This is…well…odd.  It becomes even odder when Doctor Dutton begins to notice disturbingly similar symptoms that Rory exhibited in some of her own patients (one in particular is so “sick” that he manages to trap his wife and young child in his farm home and burns them alive).  This is clearly…not normal behaviour, and soon David and his deputy begin to take it upon themselves to find out what the h-e-double hockey sticks is going on.  Without given too much away, it appears that the cause of the…odd behaviour in the townsfolk is incontestably linked to the government and military, but David and his partner find all of this out too late.  Within no time, a majority of the citizens become zombified as unthinking, sociopathic killers.   

The full force of the U.S. military does swoop in and places the entire town under strict quarantine protocol, seeing as the epidemic is getting way-out of control.  The affected people are rounded up in medical interment camps and quickly disposed off, whereas all of the healthy people are being escorted out of the city.  It becomes really alarming when the military falsely suspects David’s wife as being sick (her fever is pregnancy related) so he bravely decides to re-enter the dangerously plagued and inhospitable town to save his wife…that is unless he can get around the “crazy” townspeople and the very trigger happy soldiers that have been instructed to shoot first and not ask questions later. 

I have typically found most movie zombies to be quite comical.  They do, after all, lurk at an elephantine pace, grunt and groan, and willfully offer themselves as easy targets to their human enemies that make mince meat of them with a variety of hilariously improvised weapons.  The zombies (if you can indeed call them that) in THE CRAZIES are actually sort of frightening entities here: they are mindless, salivating killers, to be sure, but there is just something uneasy and chilling about seeing these infected people slowly and methodically murdering people and then acting like they’ve done nothing wrong (one “crazy” does a self-congratulatory whistle while staring blankly into dead space after one of his vile acts).   

Eisner’s refreshingly sparse and unflashy directorial style, as mentioned, works wonders here.  Using dark and macabre cinematography by Maxime Alexandre (he paints the shots with blacks and greenish hues to heighten the menace) and clean and precise editing by Billy Fox that does not overwhelm you, Eisner knows how to pool his talents together to generate palpable tension and reasonably decent “boo!” moments.  He also intuitively knows how to linger on well-composed compositions and juxtaposing them with a sickening soundtrack to foster an evocation of hostile unease.  Then there are some of the remarkably nifty and innovative action sequences.  We have many of the obligatory moments involving David et all picking off various “crazies” with equally obligatory weapons (pistols, rifles, cars, etc.), but just watch how creepy, unnerving, and freakishly intense Eisner makes one scene involving the survivors in an old police cruiser while at a car wash.  I love it when a filmmaker can take redundant settings and make them scary: your next trip to clean your ride may never be the same after seeing this film.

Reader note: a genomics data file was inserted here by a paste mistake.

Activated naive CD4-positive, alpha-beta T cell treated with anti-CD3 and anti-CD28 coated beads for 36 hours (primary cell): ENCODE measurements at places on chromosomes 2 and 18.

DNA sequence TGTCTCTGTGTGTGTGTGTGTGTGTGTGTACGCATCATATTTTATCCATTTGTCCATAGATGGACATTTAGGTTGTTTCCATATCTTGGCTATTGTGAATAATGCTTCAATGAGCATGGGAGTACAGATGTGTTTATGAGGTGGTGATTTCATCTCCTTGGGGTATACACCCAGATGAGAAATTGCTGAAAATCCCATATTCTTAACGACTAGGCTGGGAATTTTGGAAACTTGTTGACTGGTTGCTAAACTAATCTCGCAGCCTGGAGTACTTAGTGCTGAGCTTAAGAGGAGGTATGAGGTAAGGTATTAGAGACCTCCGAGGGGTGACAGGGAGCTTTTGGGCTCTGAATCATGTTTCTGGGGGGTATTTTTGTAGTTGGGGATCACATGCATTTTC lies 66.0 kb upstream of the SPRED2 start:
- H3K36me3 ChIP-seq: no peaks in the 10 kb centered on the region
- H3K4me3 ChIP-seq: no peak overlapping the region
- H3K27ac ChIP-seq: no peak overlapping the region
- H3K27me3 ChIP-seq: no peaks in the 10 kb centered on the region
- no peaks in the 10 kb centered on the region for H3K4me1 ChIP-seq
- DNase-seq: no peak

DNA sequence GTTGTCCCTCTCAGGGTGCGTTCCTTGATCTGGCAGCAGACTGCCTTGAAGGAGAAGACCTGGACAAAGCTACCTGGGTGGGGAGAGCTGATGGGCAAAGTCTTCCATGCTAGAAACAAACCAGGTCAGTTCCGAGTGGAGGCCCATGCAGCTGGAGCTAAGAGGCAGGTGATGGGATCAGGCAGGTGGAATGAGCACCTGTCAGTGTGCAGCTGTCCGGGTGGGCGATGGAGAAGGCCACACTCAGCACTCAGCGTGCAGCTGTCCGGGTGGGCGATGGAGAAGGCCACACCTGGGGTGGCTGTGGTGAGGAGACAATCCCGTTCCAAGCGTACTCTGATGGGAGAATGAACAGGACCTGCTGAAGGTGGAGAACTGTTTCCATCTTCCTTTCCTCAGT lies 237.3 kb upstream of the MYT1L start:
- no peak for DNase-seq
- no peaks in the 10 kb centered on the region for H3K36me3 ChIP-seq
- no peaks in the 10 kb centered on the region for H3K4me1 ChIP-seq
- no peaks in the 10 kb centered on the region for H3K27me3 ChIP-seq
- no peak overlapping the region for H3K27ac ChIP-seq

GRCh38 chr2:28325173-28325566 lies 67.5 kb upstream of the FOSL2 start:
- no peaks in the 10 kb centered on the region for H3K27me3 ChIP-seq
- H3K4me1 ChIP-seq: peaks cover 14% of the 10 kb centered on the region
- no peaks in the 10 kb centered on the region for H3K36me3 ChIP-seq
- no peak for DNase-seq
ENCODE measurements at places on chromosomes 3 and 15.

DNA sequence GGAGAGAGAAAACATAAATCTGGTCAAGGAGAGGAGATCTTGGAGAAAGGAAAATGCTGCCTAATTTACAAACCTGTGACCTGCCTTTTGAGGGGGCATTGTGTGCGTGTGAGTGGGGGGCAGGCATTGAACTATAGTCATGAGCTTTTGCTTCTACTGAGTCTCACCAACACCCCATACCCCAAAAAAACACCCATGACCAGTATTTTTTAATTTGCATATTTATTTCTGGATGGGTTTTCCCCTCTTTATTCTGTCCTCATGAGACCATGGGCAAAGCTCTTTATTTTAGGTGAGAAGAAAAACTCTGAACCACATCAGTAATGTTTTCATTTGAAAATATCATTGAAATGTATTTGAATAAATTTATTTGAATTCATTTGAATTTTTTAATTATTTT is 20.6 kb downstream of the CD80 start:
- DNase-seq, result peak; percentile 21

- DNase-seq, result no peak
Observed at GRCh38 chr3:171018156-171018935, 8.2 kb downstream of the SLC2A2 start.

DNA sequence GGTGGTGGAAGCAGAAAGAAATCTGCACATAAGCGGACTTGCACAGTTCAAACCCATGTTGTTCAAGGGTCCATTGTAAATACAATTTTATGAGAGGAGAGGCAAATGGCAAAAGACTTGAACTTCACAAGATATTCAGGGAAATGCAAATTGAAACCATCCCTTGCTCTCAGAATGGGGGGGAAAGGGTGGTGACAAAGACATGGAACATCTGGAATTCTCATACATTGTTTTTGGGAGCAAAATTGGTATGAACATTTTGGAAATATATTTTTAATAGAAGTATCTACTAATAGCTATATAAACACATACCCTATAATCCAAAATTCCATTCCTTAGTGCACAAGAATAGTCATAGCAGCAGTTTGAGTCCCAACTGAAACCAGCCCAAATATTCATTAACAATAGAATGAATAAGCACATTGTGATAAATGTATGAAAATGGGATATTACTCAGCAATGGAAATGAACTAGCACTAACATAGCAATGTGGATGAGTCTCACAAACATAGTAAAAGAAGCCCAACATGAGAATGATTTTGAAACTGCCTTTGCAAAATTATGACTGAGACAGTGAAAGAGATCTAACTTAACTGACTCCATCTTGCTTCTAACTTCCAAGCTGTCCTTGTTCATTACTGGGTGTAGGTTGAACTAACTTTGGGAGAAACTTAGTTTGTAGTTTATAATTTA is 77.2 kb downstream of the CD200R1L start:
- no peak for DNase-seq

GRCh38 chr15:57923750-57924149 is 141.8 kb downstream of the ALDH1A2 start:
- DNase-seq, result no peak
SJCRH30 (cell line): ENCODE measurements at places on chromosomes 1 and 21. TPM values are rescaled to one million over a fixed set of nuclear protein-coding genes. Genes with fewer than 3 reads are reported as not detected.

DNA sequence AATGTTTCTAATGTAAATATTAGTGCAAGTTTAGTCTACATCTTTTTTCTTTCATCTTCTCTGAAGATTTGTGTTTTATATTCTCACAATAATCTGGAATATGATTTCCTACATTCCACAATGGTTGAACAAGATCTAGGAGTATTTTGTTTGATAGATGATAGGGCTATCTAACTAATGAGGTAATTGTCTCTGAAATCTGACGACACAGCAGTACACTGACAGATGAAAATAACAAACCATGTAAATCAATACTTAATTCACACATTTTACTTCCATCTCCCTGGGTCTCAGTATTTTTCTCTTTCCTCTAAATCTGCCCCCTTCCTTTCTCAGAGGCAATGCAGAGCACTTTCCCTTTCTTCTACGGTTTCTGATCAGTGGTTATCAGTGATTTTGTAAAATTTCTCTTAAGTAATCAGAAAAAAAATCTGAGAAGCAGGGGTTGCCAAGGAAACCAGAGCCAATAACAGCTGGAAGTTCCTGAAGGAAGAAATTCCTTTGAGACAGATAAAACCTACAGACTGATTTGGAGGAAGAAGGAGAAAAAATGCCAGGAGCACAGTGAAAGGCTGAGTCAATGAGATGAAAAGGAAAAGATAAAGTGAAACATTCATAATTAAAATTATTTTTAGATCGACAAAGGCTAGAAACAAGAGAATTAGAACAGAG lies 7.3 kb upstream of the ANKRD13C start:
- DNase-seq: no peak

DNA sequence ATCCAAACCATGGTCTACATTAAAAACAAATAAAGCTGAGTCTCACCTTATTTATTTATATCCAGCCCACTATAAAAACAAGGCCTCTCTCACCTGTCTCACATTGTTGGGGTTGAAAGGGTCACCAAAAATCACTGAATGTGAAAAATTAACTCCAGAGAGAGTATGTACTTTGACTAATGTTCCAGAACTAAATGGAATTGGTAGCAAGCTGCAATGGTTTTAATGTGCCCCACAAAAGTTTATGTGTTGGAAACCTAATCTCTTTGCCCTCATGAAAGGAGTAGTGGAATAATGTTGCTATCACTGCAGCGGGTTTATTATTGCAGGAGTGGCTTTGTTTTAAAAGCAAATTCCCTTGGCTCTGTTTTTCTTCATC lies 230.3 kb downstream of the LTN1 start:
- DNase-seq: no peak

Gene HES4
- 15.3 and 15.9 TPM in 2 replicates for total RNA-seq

The performances are all just as expediently underplayed as the direction.  Olyphant, always a cool and collected screen presence, plays his sheriff character with the right blend of gutsy bravado and fingernail chewing agitation.  Radha Mitchell, a naturally beautiful screen presence, is headstrong and vulnerable in what easily could have been the perfunctory damsel-in-distress wife role.  I also appreciated the work of Joe Anderson as the increasingly deranged deputy, and his performance slyly hints at a possibility of plague infection…but we are never really quite sure.  The key here is that Eisner keeps his players grounded: they all resist the temptation to overplay and oversell their performances, even when they are called upon to be physically horrified at their predicament.   

If there were to be a weakness in THE CRAZIES then it would be in its usage of the military as a secondary antagonist to the “crazies” themselves.  The ’73 Romero-classic had a sharp and subversive political vibe to it, which has largely been neutered in the new incarnation (the military is certainly initially portrayed as heartless and cold, but considering the circumstances of the plague, would they really act any other way when containing a potential worldwide epidemic?).  Romero has been known as a filmmaker that has used his zombie films as acerbic social commentaries as well, and there certainly was an opportunity for the new CRAZIES to perhaps be a reflection of the H1N1 scare pandemic that polarized most of the world during its release earlier this year and last fall.  These are small quips, because THE CRAZIES still emerges as a surprisingly well-made remake: edgy, exciting, genuinely thrilling, and – most crucially - modestly shot without self-indulgent overstatement.  Trust me, it's all the more involving and fearsome for its less-is-more artifice.